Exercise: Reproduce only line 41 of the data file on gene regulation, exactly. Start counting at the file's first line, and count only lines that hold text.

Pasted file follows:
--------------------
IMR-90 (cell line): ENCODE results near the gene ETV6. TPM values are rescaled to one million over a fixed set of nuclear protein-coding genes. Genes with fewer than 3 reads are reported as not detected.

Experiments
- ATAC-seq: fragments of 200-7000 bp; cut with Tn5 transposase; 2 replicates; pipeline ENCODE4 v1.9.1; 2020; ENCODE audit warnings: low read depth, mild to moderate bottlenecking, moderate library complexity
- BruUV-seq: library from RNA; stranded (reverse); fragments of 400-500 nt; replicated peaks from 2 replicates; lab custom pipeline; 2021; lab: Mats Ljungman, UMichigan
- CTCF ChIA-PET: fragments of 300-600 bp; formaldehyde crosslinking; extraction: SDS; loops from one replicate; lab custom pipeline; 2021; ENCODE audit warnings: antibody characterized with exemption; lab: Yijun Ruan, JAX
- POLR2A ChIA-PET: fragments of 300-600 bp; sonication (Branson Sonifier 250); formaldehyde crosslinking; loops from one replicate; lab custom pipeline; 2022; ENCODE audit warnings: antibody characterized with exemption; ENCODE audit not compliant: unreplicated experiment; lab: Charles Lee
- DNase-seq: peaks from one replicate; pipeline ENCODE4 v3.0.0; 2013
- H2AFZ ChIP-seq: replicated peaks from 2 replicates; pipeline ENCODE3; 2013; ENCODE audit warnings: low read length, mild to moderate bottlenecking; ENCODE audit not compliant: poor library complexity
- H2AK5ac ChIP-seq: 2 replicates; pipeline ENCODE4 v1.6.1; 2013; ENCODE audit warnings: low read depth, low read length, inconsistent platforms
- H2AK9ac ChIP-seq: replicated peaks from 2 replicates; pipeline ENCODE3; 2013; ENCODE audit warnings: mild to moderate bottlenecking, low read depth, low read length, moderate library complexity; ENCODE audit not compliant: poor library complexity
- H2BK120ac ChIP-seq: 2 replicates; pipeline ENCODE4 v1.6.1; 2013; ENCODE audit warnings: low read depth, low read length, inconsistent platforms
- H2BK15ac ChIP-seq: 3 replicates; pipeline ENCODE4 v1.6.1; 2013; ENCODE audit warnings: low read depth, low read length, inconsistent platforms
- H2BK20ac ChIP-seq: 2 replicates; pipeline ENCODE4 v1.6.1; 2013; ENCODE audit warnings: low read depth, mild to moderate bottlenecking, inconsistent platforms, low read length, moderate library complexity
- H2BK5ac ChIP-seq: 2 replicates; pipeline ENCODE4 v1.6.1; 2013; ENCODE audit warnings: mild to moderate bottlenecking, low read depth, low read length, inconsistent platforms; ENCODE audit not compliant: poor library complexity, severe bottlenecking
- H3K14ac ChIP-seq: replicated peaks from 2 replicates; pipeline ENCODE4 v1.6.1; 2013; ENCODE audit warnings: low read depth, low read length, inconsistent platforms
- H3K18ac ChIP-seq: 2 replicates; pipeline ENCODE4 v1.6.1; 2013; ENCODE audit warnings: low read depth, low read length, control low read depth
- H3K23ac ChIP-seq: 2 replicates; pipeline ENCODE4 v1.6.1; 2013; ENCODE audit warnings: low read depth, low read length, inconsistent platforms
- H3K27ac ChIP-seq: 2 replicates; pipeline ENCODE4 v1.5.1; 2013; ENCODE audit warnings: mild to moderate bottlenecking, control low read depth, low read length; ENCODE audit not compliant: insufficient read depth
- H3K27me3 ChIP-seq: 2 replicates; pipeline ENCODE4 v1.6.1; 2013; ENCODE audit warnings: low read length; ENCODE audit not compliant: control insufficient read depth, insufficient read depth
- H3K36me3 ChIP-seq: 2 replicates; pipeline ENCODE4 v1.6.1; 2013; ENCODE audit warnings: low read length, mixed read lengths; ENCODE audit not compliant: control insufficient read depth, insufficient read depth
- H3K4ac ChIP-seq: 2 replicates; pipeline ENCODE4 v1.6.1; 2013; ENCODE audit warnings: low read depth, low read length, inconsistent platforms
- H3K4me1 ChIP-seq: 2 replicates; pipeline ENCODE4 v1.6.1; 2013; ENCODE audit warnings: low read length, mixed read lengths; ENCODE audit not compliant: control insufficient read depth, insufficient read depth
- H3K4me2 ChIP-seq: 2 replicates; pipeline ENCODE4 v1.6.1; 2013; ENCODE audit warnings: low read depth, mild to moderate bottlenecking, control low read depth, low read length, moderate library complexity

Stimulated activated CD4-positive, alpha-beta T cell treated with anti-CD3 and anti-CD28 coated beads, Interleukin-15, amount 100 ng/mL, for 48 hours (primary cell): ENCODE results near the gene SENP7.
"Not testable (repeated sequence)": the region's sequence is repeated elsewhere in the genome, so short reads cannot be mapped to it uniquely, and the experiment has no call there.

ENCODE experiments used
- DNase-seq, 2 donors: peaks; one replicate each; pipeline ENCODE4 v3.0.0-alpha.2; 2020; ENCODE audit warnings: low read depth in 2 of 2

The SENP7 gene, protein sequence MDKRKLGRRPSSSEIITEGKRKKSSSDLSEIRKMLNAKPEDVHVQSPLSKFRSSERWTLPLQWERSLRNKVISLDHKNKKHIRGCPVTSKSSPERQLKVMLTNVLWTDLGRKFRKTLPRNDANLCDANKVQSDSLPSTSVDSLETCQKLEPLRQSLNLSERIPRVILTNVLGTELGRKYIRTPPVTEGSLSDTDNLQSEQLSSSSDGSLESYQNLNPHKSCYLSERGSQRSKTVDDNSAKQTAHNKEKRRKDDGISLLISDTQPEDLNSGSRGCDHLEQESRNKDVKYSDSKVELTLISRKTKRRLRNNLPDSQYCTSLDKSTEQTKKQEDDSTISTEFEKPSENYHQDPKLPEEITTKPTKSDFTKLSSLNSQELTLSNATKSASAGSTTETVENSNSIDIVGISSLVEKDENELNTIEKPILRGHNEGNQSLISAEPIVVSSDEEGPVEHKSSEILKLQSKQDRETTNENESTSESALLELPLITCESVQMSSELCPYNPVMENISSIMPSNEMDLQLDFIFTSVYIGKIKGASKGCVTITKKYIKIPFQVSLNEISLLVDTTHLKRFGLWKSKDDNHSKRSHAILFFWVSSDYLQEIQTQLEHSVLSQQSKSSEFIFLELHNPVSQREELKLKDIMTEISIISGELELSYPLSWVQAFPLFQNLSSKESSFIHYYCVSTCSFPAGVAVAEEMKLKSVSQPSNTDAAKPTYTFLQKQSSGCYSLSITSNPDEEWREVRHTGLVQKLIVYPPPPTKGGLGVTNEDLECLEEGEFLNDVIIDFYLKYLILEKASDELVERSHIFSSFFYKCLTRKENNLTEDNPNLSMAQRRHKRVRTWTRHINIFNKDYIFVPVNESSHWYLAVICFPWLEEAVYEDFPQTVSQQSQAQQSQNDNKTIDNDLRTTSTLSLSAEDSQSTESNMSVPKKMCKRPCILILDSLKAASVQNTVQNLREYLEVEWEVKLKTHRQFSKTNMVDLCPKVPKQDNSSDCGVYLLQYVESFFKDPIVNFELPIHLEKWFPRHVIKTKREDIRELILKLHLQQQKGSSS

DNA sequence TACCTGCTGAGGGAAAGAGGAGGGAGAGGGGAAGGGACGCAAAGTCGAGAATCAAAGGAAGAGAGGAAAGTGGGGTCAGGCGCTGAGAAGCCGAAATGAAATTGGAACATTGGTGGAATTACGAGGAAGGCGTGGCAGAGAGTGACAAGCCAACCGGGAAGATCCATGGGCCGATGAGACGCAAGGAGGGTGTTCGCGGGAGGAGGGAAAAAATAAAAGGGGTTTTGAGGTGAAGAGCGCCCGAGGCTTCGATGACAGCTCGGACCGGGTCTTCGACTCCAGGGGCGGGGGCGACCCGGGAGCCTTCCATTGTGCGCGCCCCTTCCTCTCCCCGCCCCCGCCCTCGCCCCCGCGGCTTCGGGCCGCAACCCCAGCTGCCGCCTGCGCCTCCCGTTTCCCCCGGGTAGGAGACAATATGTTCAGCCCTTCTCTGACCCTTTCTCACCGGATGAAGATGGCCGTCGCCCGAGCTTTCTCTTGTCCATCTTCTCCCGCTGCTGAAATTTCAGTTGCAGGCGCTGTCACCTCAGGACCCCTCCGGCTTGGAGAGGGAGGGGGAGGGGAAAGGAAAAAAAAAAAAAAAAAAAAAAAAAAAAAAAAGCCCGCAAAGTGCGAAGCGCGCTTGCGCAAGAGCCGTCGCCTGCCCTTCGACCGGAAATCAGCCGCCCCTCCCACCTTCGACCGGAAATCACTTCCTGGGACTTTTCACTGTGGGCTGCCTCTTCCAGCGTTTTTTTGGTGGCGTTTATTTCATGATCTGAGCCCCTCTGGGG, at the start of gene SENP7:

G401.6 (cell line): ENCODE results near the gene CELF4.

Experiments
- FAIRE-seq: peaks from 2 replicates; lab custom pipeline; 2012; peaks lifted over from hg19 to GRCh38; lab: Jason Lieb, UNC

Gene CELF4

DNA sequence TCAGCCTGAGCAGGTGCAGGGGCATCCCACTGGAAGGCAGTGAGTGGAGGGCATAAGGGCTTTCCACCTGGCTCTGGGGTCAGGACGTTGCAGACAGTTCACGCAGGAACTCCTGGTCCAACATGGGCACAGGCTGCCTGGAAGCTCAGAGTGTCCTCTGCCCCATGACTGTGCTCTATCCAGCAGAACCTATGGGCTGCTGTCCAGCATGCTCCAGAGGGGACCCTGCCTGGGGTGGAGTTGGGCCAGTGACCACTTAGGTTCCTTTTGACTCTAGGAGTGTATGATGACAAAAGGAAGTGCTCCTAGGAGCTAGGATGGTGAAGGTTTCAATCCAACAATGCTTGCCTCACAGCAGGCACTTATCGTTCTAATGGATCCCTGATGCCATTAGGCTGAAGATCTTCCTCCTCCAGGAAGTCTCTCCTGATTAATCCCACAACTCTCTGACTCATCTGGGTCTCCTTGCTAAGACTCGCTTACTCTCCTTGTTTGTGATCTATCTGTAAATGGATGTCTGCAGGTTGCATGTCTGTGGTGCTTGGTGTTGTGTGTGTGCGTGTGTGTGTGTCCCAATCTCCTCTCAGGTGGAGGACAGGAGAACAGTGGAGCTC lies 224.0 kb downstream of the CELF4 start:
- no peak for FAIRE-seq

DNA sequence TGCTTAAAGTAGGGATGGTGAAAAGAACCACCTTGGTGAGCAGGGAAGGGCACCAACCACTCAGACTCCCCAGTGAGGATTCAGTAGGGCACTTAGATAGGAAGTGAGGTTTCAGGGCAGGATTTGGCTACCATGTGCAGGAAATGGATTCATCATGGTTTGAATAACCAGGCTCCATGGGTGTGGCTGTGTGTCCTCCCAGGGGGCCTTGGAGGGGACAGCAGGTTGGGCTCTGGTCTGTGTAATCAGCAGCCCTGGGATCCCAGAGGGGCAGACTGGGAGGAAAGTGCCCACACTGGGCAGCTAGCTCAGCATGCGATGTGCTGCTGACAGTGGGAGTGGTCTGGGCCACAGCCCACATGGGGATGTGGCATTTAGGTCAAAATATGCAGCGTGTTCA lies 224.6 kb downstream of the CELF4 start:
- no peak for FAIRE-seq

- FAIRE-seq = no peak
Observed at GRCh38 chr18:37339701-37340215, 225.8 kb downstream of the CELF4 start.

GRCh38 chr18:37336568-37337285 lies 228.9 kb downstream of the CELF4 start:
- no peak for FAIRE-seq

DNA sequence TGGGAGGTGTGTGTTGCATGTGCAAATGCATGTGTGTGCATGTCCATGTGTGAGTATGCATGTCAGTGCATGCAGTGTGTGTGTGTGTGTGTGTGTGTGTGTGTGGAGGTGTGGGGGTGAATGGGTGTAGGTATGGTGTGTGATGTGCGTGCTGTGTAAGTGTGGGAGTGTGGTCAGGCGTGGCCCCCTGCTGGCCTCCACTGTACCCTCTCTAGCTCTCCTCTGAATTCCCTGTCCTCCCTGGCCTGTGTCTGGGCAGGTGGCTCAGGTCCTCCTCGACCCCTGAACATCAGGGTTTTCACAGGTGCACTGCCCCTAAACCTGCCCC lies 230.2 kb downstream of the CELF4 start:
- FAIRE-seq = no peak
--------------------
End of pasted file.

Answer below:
- no peak for FAIRE-seq